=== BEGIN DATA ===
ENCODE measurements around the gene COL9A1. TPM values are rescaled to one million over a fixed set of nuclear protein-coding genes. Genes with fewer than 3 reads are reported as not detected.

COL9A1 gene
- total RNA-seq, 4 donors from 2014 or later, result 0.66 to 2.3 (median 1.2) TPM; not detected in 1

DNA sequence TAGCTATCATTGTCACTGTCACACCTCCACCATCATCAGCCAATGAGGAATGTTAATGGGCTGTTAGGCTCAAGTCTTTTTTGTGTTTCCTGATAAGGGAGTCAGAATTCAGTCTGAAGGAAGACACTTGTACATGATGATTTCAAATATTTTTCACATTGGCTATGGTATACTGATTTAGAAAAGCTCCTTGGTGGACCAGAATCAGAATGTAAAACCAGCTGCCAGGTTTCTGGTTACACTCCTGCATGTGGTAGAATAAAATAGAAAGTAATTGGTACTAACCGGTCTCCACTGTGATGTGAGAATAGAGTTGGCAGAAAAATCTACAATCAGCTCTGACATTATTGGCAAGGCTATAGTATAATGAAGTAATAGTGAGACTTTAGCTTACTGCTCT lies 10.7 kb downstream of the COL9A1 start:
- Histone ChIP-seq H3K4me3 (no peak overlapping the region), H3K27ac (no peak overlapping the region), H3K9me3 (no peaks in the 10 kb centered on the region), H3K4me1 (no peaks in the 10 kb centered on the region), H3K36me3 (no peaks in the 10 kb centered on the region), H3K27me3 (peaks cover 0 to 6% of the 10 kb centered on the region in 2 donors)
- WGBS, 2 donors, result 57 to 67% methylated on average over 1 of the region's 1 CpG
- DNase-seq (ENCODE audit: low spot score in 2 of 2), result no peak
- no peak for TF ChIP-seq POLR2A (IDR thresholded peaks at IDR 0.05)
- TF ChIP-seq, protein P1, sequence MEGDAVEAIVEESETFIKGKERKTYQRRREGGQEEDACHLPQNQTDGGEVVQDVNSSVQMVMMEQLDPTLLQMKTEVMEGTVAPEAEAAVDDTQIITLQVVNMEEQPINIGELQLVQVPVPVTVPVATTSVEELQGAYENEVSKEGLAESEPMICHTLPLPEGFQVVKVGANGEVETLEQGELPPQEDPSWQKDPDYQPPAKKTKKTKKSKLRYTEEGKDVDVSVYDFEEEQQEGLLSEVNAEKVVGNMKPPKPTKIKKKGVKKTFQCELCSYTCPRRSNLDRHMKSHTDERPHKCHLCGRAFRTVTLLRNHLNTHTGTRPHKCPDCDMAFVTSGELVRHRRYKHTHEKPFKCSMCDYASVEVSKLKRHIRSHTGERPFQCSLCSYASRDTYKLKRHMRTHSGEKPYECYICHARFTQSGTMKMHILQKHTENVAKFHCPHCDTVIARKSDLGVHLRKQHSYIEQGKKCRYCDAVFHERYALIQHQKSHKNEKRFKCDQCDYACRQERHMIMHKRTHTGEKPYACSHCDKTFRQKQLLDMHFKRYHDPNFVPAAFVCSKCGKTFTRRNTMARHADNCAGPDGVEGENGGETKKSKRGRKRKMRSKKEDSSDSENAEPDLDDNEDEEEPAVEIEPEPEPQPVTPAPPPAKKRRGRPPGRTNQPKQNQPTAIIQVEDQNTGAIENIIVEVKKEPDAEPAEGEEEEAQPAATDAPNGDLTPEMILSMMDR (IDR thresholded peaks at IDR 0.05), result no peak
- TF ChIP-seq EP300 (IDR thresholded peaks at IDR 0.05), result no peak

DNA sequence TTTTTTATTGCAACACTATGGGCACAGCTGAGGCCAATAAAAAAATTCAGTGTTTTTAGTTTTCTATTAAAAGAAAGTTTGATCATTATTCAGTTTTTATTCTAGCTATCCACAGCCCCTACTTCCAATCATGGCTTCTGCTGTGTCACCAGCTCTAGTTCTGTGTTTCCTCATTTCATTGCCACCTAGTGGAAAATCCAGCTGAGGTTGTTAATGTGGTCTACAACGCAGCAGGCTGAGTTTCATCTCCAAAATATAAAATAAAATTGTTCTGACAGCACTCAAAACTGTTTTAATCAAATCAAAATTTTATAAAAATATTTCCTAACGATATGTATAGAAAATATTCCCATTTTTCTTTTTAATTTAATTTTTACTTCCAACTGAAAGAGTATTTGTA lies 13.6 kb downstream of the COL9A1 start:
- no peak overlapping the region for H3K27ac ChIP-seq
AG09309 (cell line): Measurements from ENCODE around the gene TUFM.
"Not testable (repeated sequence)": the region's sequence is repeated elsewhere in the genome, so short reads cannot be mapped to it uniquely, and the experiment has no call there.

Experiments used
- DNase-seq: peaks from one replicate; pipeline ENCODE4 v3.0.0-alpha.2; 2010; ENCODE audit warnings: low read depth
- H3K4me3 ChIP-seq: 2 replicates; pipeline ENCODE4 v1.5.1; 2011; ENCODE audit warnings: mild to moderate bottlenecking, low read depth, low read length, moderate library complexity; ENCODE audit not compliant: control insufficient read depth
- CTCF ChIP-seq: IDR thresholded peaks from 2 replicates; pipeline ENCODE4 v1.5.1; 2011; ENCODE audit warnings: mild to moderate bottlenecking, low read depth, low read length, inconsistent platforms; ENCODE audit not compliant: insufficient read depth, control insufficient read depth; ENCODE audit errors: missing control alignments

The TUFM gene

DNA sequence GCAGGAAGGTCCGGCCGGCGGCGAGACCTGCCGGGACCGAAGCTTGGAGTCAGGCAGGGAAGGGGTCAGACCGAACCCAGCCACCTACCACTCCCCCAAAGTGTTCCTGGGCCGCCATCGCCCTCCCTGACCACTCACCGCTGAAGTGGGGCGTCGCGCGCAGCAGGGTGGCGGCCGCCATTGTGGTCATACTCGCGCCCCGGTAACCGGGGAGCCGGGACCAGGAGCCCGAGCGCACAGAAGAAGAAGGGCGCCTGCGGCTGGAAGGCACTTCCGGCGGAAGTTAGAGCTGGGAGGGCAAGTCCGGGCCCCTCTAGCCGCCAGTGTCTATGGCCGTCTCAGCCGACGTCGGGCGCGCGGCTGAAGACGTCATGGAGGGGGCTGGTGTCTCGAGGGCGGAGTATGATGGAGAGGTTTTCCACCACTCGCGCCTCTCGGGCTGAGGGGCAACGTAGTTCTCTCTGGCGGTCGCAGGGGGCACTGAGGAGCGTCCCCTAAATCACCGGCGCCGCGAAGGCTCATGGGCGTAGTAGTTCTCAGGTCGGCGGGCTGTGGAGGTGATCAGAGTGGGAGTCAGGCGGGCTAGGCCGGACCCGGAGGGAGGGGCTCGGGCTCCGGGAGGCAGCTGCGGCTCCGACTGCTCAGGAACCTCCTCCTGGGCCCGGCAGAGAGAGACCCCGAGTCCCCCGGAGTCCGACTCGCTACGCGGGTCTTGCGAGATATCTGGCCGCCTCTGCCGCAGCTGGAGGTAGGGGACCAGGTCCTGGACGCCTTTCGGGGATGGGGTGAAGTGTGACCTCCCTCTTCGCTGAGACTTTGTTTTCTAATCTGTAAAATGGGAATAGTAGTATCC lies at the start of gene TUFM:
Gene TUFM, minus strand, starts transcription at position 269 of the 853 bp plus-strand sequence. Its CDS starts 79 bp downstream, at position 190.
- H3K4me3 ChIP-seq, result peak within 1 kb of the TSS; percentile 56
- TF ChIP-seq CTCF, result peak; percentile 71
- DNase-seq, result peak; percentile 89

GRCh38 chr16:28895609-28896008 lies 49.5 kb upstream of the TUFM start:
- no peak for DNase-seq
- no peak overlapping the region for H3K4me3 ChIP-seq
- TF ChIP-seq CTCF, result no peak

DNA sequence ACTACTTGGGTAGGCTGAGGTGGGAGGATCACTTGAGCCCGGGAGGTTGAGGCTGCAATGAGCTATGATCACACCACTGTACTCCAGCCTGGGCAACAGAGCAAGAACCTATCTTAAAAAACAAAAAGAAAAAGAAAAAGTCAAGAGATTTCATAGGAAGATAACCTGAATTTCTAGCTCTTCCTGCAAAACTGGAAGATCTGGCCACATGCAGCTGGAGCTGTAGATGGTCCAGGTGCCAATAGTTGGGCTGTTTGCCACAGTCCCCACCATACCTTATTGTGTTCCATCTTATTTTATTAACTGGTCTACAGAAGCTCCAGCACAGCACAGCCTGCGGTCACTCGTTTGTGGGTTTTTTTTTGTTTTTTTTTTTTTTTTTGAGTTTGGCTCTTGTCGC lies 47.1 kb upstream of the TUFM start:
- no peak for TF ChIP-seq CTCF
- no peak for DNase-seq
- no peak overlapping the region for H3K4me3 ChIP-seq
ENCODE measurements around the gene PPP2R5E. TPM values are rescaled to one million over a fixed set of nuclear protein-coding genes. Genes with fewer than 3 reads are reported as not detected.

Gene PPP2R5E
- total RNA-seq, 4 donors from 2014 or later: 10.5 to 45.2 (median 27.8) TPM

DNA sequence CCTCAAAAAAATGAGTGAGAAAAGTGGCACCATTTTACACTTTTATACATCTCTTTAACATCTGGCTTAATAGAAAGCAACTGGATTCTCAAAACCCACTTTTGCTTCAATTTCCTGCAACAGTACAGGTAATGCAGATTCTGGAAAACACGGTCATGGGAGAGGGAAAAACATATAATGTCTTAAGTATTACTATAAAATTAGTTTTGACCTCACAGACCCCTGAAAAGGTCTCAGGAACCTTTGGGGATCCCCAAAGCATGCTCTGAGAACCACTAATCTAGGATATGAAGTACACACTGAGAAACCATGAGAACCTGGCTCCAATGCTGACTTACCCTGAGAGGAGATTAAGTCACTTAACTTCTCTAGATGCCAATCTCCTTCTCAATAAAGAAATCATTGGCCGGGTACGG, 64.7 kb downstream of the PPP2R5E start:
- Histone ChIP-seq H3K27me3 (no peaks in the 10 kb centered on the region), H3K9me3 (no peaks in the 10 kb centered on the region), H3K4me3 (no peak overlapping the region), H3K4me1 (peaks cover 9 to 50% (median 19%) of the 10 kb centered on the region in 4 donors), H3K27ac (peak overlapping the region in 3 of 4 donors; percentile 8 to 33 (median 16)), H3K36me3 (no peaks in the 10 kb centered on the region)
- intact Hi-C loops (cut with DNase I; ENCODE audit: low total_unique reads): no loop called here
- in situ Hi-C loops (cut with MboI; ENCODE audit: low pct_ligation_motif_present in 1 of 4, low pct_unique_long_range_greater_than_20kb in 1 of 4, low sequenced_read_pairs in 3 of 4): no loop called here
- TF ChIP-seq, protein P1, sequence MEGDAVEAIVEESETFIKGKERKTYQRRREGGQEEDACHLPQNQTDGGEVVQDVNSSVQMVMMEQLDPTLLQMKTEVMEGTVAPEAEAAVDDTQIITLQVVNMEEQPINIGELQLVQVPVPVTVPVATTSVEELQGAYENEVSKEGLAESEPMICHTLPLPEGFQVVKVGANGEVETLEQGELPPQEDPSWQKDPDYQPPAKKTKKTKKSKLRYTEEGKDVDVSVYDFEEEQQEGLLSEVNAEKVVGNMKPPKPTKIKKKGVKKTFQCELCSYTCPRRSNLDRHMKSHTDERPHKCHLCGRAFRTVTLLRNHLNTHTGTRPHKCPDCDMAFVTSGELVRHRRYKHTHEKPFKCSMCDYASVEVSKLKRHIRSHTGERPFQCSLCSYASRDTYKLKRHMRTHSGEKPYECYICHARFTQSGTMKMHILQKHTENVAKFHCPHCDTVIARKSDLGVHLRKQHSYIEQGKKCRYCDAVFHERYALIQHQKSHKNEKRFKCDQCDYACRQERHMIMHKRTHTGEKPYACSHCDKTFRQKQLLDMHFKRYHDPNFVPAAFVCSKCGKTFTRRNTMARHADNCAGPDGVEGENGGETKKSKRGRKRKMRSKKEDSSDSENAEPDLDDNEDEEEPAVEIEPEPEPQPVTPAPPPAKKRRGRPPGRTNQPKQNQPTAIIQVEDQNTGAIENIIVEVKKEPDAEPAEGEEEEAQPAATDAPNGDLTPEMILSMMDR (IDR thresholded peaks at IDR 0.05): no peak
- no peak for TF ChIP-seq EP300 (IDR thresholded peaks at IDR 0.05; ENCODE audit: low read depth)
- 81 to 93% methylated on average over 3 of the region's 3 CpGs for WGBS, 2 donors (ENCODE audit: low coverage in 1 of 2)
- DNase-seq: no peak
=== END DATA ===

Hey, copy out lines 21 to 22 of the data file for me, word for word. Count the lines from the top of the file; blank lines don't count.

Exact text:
Gene TUFM, minus strand, starts transcription at position 269 of the 853 bp plus-strand sequence. Its CDS starts 79 bp downstream, at position 190.
- H3K4me3 ChIP-seq, result peak within 1 kb of the TSS; percentile 56